suffered to take no more exercise than is
necessary for their health. All exercise,
more than this, calls lor an expenditure of
food, which does not avail anything in the
process of fattening. They should be fed
regularly, with suitable food, and thai pro
perly prepared ; and as much should be
given them as they are able to convert in
to flesh and fat, without waste. "In the
animal economy, the accumulating of fat
and extra flesh, is only a deposit of super
fluous nutriment, which not being required
by the system at one time, is laid by for
future emergencies; and it must be obvi
ous that the larger the quantity of food
which a fattening animal can be made to
consume daily, with a good appeiite, or to
digest thoroughly, the greater will be the
amount of flesh and fat gained in propor
tion to the whole quantity of food con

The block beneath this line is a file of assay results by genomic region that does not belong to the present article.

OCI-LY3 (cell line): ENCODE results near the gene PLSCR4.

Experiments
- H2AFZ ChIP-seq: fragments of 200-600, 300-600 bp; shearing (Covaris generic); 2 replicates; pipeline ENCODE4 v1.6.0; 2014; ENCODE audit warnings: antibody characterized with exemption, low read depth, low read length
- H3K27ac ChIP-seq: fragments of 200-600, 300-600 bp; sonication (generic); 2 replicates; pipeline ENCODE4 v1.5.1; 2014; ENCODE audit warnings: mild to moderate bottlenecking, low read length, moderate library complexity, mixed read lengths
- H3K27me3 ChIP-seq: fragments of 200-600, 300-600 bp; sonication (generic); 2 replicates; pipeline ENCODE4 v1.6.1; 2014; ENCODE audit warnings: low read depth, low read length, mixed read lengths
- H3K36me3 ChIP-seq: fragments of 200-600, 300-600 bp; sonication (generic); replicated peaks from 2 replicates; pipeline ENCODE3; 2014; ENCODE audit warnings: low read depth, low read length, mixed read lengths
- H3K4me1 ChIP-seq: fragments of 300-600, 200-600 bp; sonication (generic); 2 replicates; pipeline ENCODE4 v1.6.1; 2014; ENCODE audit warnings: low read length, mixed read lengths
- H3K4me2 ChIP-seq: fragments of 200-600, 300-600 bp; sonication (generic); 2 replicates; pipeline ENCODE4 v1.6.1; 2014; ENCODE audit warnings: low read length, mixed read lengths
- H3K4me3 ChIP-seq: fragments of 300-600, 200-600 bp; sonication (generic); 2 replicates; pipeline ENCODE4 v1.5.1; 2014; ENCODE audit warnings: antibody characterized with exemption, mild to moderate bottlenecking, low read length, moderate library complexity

Animals will not thrive with any amount
of food where they are uneasy and discon
tented, even if they are so closely confined
that they can not wear off their flesh by
- ' - u is,h"erre -po"1 thai
tney be led regularly, and there should he
nothing lo disturb them, or excite fear or
Of ihe root crops, for nutritive properties,
potatoes stand first ; then carrots, ru'.a ba-
gas, mangel-wurzels, which are nearly as
valuable as potatoes ; while the English
turnip is the least valuable and nutritious.
Of grain, wheat stands first ; then peas, In
dian corn, barley, and last, oats. Much In
dian corn is used in fattening animals es
pecially, swine. For these, there is un
doubtedly a great gain in having it both
ground and cooked. It is said that w here
swine are fed on mush or hasty-pudding.
they are much more quiet, and consequent
ly gain flesh much faster, then when the
same ingredients are fed to them uncooked,
The following hints on this subject, from
ihat valuable agricultural journal, the Al
bany Cultivator, will be found ef interest :
"Substances in which ihe nutriment is
much concentrated, should be fed with care,
There ia danger, especially when the ani
mal is first put to feed, that more may be